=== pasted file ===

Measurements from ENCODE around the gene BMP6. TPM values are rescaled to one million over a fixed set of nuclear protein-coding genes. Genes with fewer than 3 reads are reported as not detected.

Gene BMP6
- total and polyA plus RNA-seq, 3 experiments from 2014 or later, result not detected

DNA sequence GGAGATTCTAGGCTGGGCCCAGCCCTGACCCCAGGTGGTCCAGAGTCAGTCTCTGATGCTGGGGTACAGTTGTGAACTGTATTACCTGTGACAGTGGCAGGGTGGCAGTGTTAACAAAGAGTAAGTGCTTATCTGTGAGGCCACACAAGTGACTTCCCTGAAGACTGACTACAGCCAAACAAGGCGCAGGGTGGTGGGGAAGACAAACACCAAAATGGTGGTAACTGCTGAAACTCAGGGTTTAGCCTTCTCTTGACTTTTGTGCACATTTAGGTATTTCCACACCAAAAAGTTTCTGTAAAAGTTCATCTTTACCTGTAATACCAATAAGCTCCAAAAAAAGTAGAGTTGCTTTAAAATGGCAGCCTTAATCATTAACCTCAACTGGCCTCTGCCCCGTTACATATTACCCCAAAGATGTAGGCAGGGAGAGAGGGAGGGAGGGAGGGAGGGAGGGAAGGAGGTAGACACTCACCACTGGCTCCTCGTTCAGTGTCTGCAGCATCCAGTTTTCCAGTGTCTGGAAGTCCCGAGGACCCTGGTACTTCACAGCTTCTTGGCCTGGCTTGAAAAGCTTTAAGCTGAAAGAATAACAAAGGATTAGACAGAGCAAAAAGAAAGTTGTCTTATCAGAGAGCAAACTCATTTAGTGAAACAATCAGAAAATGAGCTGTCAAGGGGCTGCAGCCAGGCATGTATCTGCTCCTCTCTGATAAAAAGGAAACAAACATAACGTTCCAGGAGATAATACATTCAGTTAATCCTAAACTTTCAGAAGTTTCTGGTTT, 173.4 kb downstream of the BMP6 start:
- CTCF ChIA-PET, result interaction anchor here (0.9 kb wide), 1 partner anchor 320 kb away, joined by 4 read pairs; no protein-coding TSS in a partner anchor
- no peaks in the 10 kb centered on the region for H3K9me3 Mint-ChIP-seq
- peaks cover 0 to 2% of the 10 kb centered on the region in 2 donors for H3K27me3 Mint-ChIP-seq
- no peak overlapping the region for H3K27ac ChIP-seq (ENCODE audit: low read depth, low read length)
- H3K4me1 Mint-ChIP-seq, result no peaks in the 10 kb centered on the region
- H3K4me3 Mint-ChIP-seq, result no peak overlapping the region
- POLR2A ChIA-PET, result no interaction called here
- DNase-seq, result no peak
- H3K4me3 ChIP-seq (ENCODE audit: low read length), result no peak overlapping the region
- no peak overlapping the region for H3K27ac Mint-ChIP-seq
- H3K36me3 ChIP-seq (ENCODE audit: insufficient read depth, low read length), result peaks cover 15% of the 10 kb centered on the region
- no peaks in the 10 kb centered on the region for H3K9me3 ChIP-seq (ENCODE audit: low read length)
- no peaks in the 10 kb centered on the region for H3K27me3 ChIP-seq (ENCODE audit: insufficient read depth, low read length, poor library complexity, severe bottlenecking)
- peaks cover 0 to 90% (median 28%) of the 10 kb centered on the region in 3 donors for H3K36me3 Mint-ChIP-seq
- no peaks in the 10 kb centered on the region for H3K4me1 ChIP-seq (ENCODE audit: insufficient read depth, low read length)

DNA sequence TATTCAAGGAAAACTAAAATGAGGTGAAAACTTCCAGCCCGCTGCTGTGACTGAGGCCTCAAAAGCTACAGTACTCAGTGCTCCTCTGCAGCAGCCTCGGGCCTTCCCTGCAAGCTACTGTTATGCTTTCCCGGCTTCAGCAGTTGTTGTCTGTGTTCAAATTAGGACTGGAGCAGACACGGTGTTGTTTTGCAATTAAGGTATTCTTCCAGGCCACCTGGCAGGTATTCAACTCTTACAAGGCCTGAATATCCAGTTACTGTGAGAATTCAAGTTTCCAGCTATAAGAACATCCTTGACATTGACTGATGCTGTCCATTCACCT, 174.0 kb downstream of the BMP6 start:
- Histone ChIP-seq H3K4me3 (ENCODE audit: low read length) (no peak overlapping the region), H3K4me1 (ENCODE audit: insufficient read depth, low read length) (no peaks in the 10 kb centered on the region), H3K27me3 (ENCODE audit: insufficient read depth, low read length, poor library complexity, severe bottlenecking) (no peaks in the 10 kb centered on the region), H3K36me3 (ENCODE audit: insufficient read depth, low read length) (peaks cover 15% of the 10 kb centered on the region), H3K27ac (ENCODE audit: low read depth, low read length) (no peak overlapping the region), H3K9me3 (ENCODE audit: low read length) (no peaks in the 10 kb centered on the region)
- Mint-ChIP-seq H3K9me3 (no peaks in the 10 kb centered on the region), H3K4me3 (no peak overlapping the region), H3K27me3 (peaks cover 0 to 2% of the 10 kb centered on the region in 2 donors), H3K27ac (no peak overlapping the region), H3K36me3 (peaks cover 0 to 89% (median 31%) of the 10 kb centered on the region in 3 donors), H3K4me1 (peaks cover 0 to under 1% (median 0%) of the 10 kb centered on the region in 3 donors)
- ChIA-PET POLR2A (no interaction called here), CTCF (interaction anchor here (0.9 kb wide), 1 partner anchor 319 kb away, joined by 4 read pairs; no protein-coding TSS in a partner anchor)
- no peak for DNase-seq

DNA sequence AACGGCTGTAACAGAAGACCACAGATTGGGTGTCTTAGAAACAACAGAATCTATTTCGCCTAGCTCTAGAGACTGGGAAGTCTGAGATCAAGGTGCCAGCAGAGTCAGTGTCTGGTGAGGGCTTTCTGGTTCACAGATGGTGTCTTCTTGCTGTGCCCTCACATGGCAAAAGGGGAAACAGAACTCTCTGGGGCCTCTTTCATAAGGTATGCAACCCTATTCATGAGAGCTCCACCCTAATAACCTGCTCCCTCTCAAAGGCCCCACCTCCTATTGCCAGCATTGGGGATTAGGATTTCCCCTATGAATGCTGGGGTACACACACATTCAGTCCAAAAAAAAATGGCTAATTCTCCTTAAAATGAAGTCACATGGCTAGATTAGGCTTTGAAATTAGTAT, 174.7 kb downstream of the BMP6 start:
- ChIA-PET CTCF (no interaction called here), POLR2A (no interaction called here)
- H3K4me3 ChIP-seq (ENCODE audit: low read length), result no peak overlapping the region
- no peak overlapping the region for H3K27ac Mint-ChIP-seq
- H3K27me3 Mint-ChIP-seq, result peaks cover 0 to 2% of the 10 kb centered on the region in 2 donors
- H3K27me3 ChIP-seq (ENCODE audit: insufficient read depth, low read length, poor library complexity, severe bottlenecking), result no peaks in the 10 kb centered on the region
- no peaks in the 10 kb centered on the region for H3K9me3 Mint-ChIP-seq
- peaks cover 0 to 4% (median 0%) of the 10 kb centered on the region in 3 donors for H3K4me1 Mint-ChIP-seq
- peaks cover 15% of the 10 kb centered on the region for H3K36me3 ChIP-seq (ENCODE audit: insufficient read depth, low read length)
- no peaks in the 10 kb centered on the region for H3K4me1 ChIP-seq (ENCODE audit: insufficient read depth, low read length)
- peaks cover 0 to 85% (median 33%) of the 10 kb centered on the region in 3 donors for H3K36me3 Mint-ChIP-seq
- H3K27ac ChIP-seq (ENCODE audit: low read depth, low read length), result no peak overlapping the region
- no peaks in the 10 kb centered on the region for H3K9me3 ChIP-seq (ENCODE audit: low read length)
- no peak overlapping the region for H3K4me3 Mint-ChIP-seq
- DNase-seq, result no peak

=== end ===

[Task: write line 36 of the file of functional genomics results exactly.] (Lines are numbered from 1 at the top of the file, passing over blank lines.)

- H3K27ac ChIP-seq (ENCODE audit: low read depth, low read length), result no peak overlapping the region